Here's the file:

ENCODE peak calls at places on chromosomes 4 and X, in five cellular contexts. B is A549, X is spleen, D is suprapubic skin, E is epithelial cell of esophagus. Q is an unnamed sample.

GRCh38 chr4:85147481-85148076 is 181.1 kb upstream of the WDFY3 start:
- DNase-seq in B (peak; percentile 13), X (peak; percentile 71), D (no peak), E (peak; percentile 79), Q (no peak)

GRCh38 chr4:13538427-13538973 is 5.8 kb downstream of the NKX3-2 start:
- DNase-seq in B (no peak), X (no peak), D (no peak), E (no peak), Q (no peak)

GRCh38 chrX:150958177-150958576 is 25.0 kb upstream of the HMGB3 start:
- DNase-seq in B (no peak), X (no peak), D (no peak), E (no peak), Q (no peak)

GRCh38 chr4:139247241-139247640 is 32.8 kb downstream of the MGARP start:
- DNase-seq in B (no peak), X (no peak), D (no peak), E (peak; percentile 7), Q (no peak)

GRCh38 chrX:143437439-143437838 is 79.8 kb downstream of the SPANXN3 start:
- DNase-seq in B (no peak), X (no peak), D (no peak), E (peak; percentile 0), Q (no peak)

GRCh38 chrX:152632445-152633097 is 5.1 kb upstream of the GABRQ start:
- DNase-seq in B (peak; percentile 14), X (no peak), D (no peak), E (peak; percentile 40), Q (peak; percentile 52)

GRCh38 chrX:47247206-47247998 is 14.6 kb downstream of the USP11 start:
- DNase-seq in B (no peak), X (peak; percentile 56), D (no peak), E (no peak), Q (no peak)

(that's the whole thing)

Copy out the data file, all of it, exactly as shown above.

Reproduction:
ENCODE peak calls at places on chromosomes 4 and X, in five cellular contexts. B is A549, X is spleen, D is suprapubic skin, E is epithelial cell of esophagus. Q is an unnamed sample.

GRCh38 chr4:85147481-85148076 is 181.1 kb upstream of the WDFY3 start:
- DNase-seq in B (peak; percentile 13), X (peak; percentile 71), D (no peak), E (peak; percentile 79), Q (no peak)

GRCh38 chr4:13538427-13538973 is 5.8 kb downstream of the NKX3-2 start:
- DNase-seq in B (no peak), X (no peak), D (no peak), E (no peak), Q (no peak)

GRCh38 chrX:150958177-150958576 is 25.0 kb upstream of the HMGB3 start:
- DNase-seq in B (no peak), X (no peak), D (no peak), E (no peak), Q (no peak)

GRCh38 chr4:139247241-139247640 is 32.8 kb downstream of the MGARP start:
- DNase-seq in B (no peak), X (no peak), D (no peak), E (peak; percentile 7), Q (no peak)

GRCh38 chrX:143437439-143437838 is 79.8 kb downstream of the SPANXN3 start:
- DNase-seq in B (no peak), X (no peak), D (no peak), E (peak; percentile 0), Q (no peak)

GRCh38 chrX:152632445-152633097 is 5.1 kb upstream of the GABRQ start:
- DNase-seq in B (peak; percentile 14), X (no peak), D (no peak), E (peak; percentile 40), Q (peak; percentile 52)

GRCh38 chrX:47247206-47247998 is 14.6 kb downstream of the USP11 start:
- DNase-seq in B (no peak), X (peak; percentile 56), D (no peak), E (no peak), Q (no peak)